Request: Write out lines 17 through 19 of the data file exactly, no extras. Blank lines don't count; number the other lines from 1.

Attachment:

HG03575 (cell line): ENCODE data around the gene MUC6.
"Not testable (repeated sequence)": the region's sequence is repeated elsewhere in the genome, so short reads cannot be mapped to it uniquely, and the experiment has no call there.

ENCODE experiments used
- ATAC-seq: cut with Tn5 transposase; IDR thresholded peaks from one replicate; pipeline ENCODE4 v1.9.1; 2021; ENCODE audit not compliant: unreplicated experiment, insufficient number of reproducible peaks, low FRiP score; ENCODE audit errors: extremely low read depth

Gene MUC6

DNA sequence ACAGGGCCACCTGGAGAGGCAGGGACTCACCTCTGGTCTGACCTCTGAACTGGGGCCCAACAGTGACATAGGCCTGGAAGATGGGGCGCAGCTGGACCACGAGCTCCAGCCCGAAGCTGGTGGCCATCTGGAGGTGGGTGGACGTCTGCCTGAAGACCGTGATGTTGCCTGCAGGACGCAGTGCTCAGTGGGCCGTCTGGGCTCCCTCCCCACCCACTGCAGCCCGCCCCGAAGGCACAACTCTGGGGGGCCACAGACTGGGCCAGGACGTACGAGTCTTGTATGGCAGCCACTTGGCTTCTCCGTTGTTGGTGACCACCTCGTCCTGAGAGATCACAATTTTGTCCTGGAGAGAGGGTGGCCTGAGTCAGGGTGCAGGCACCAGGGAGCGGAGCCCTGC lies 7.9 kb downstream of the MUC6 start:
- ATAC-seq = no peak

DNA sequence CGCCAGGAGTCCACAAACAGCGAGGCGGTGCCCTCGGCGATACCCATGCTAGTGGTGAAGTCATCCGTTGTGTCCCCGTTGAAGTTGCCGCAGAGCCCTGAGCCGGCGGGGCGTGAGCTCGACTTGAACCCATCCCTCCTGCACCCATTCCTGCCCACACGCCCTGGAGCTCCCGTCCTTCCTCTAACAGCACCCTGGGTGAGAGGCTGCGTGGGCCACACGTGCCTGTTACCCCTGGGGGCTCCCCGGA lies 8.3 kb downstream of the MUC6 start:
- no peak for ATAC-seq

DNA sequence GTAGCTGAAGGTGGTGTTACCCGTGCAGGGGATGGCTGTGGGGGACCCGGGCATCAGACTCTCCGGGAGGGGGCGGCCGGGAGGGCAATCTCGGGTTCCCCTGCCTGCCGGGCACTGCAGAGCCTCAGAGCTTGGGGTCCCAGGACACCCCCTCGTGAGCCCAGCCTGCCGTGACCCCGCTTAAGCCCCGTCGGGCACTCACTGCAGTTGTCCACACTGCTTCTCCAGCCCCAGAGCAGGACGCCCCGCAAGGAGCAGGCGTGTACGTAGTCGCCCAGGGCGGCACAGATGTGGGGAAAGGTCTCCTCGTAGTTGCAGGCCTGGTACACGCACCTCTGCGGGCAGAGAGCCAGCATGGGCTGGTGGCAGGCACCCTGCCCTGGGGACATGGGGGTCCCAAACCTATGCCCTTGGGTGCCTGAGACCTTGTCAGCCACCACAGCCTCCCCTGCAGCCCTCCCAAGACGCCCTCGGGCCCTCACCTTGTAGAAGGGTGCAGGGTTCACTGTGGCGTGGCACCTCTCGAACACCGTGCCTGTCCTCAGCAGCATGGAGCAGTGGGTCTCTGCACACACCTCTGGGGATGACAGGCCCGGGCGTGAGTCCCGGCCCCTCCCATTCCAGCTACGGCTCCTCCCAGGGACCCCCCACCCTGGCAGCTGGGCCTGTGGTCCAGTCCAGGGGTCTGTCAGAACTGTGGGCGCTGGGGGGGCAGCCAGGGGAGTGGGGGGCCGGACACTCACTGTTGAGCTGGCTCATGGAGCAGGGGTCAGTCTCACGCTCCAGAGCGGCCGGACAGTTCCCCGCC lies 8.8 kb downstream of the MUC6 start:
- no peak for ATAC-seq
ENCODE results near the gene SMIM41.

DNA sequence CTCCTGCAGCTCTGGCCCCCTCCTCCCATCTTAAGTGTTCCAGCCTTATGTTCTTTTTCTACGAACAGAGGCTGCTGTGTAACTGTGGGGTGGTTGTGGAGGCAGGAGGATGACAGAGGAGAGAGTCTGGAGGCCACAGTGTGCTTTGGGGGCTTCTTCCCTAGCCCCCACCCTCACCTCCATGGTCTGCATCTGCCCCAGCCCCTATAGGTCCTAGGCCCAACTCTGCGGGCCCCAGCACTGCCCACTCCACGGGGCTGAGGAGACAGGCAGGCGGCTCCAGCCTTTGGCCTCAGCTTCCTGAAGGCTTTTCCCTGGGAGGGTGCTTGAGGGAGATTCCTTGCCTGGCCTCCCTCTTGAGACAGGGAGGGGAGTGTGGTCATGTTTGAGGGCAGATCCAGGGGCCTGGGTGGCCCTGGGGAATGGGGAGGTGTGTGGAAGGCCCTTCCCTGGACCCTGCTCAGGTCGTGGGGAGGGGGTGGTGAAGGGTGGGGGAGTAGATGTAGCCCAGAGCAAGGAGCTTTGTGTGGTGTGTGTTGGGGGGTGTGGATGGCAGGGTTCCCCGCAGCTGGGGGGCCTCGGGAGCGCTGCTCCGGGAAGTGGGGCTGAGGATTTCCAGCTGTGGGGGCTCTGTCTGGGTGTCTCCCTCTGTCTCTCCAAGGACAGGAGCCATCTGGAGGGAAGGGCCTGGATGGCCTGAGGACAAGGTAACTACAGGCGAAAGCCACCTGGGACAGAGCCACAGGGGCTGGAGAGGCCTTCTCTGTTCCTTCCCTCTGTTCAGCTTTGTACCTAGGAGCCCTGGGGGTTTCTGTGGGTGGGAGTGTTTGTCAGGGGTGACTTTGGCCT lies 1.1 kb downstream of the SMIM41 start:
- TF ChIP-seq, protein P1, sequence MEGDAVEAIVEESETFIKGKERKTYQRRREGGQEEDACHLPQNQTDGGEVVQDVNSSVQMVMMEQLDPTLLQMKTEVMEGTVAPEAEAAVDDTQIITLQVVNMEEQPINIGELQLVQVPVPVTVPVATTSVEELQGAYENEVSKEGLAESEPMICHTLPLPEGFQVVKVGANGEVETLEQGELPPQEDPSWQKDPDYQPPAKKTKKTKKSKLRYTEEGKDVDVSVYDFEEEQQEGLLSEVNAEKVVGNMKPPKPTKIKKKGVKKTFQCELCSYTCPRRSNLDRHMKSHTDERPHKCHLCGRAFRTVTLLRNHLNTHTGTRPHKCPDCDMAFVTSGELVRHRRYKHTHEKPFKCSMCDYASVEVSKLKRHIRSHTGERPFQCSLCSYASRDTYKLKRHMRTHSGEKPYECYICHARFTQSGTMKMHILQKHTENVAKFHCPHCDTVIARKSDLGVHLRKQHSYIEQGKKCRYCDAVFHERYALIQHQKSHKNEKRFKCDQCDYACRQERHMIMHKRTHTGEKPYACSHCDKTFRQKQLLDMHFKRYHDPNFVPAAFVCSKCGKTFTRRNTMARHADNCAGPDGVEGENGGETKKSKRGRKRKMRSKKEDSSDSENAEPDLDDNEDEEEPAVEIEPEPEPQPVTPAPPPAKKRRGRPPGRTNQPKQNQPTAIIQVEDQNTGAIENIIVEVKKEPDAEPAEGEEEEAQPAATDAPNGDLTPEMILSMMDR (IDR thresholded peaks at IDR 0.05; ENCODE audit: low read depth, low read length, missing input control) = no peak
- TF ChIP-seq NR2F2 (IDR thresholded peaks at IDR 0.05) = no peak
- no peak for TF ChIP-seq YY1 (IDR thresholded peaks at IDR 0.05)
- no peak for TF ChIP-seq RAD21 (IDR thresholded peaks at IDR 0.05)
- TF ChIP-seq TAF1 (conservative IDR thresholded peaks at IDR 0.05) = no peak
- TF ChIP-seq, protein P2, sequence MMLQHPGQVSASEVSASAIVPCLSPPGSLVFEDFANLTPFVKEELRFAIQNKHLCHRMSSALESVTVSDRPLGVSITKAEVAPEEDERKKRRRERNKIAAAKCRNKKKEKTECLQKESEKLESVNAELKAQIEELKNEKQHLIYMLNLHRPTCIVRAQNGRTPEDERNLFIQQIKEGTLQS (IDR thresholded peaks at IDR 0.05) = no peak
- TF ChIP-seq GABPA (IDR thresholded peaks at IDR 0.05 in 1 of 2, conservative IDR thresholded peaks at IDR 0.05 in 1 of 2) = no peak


- no peak for TF ChIP-seq RAD21 (IDR thresholded peaks at IDR 0.05)
- TF ChIP-seq TAF1 (conservative IDR thresholded peaks at IDR 0.05) = no peak
- TF ChIP-seq, protein P2, sequence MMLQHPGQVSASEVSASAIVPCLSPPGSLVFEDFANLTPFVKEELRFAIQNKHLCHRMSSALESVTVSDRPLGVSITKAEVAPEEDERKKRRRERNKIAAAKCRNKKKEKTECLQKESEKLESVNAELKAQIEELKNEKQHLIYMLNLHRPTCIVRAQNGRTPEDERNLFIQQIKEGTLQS (IDR thresholded peaks at IDR 0.05) = no peak